As we saw previously, the water in a swimming pool needs to circulate through a filtration system to remove dirt and debris. During normal operation, water flows to the filtration system through the main drains at the bottom of the pool and the skimmers around the top of the pool. Minimum 70% of the water should be taken through the skimmers. New European requirements are 100% if water is injected from bottom inlets.
Diagram of a swimming pool system
The main drains are usually located on the lowest point in the pool, so the entire pool surface slants toward them. Most of the dirt and debris that sinks exits the pool through these drains. To prevent people’s hair or limbs caught in the plumbing, it is recommended that two or more drains are installed to reduce the suction pressure. Antivortex drains and covers, which divert the flow of water to prevent a dangerous vortex from forming, can also be used.
The skimmers draw water the same way as the main drains, but they suck only from the very top of the pool. Any floating debris (leaves, suntan oil, hair) exits the pool through these skimmers. The diagram below shows a common system.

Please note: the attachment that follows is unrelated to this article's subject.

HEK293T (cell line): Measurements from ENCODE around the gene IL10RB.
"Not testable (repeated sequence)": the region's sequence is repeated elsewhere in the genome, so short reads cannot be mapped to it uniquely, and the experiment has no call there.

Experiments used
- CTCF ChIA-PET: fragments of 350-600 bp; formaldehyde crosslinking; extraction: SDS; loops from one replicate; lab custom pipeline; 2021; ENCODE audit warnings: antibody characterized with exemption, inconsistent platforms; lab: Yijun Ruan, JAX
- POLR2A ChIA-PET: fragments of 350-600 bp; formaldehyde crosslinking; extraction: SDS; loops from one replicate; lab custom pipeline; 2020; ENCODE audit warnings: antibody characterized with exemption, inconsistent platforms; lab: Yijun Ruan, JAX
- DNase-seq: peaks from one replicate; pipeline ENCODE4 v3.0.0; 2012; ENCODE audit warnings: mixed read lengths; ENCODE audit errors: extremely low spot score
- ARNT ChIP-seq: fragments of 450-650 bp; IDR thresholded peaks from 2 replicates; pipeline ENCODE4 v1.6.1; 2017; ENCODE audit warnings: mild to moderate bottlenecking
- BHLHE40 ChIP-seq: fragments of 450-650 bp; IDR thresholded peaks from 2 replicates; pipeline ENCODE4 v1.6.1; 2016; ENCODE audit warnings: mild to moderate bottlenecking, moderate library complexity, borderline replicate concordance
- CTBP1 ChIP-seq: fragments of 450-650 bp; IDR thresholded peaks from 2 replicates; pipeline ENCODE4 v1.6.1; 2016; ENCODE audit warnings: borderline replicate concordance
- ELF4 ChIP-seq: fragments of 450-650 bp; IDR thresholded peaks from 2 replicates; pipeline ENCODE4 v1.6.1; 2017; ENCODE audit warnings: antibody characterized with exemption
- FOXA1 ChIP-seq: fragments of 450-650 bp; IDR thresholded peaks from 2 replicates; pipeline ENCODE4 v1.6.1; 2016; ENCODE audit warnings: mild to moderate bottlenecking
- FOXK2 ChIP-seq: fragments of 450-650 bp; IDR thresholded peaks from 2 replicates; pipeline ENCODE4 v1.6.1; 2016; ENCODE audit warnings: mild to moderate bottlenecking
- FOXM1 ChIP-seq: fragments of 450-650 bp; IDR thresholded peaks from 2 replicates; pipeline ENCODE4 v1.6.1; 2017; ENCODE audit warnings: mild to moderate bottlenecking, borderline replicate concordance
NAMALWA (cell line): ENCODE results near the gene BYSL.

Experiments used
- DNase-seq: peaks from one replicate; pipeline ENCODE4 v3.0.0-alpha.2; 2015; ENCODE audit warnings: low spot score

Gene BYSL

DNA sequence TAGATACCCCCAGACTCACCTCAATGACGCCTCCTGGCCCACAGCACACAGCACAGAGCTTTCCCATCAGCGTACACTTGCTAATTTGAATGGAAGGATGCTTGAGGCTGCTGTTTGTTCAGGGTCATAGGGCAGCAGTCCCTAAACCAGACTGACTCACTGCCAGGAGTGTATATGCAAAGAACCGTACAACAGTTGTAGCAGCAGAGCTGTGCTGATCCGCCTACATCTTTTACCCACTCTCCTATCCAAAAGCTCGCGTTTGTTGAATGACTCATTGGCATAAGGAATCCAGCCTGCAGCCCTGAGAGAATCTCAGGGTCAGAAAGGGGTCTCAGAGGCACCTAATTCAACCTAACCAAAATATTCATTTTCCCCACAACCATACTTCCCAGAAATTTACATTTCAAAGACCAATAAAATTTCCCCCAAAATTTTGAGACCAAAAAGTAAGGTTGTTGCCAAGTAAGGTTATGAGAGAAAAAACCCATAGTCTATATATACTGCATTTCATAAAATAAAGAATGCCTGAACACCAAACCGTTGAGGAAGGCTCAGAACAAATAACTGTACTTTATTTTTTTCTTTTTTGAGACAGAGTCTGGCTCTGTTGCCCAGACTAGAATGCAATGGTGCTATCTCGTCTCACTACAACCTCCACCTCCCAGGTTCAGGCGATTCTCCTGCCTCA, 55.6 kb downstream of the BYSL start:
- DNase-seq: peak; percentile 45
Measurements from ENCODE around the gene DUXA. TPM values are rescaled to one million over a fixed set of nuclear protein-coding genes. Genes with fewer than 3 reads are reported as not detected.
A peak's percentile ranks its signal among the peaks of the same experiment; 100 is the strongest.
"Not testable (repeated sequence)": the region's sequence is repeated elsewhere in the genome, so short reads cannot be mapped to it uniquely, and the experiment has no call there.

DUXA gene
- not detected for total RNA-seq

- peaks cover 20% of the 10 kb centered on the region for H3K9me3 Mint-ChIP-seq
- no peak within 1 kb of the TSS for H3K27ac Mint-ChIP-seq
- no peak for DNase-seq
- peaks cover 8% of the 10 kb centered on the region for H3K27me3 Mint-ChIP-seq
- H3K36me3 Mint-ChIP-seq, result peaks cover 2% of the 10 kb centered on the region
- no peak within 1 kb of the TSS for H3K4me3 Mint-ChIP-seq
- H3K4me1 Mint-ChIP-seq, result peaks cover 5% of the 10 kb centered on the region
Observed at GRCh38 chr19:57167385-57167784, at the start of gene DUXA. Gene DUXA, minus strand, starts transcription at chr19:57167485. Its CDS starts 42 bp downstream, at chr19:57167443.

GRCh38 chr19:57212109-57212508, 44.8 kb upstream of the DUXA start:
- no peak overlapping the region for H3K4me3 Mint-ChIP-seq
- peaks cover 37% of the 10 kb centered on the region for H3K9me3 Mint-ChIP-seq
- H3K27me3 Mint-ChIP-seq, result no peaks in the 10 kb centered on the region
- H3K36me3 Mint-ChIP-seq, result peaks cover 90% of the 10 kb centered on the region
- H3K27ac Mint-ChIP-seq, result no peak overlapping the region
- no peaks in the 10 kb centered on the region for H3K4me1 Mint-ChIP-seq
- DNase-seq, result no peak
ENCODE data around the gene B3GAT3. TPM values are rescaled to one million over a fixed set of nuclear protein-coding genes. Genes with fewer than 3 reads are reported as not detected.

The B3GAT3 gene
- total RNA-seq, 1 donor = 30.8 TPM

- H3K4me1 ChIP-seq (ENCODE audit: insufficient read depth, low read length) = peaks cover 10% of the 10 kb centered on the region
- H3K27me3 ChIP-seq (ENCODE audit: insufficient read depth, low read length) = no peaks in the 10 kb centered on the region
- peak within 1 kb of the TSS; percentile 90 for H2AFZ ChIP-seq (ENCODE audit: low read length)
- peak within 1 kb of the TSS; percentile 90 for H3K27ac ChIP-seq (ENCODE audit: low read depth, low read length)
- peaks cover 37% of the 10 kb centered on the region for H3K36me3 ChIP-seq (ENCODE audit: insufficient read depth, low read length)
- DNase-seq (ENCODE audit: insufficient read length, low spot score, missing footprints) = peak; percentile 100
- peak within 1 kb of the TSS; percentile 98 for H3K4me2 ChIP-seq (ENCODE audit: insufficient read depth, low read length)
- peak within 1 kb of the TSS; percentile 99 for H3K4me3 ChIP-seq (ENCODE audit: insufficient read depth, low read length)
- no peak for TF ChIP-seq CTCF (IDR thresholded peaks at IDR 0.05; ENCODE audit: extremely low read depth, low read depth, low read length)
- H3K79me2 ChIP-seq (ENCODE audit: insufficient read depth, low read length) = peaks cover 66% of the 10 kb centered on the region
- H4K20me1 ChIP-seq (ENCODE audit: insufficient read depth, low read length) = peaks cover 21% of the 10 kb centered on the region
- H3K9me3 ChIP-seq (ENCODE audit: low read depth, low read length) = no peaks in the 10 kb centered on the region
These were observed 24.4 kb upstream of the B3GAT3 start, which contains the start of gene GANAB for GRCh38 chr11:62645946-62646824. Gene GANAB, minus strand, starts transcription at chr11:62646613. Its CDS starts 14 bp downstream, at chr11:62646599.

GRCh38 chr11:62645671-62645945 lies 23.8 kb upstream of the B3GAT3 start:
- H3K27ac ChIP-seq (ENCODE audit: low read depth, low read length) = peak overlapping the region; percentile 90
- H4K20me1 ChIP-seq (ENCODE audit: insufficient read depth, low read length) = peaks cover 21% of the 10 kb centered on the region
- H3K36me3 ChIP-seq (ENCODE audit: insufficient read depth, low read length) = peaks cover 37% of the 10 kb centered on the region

Diagram of a swimming pool skimmer
In the system described above, the floating skimmer flap, where the water enters the skimmer, swings in and out to let a very small volume of water in at a time. To catch debris effectively, the goal is to skim just the surface level. The water flows through the skimmer basket, which catches any larger debris such as twigs and leaves, and needs to be cleaned regularly to prevent clogging of the suction line. In addition to the main inlet, the skimmer system can have an optional secondary equalizer line leading to a drain below the surface level. This line keeps the skimmer from drawing air into the pump system if the water level drops below the level of the main inlet. ladder
Used by swimmers to get into or out of the diving well.
ladders and stepladders 
underwater light ...
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